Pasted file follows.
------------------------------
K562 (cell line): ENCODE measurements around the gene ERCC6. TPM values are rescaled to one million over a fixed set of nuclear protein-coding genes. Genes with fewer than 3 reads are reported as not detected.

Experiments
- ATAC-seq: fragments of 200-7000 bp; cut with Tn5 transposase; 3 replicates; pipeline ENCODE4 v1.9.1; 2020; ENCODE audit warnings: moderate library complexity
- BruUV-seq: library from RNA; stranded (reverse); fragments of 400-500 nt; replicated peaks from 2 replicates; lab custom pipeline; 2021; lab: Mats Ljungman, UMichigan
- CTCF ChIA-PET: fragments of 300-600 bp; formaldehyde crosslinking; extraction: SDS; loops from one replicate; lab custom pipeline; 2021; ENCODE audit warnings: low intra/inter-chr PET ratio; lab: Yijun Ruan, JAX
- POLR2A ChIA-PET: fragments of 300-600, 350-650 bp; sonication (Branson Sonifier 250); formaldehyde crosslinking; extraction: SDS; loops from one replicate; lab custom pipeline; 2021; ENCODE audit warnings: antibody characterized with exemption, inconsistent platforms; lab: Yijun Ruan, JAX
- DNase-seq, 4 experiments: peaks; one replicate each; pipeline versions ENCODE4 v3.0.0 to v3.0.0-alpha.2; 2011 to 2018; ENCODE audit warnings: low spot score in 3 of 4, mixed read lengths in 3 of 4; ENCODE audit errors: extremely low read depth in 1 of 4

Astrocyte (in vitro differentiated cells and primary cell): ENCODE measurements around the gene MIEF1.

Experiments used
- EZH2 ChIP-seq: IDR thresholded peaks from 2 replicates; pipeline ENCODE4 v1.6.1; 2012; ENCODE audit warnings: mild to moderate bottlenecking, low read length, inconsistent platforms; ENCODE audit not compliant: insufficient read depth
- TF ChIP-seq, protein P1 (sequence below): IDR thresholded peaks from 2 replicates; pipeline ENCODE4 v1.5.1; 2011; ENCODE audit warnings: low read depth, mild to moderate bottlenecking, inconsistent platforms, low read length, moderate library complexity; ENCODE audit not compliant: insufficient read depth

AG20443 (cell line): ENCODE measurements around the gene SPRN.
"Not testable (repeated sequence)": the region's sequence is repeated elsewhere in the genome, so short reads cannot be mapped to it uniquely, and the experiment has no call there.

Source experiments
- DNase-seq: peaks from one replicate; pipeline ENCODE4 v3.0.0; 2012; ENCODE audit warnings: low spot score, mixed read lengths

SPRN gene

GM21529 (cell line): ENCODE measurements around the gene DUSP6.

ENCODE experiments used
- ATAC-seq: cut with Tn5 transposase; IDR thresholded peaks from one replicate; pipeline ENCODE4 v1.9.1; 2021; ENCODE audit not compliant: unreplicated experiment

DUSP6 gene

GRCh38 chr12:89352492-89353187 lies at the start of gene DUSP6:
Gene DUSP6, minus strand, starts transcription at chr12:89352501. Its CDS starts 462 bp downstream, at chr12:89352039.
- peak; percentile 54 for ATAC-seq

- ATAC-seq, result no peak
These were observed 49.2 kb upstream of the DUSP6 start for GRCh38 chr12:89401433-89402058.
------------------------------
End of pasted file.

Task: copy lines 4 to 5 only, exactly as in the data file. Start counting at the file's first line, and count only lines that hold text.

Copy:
- BruUV-seq: library from RNA; stranded (reverse); fragments of 400-500 nt; replicated peaks from 2 replicates; lab custom pipeline; 2021; lab: Mats Ljungman, UMichigan
- CTCF ChIA-PET: fragments of 300-600 bp; formaldehyde crosslinking; extraction: SDS; loops from one replicate; lab custom pipeline; 2021; ENCODE audit warnings: low intra/inter-chr PET ratio; lab: Yijun Ruan, JAX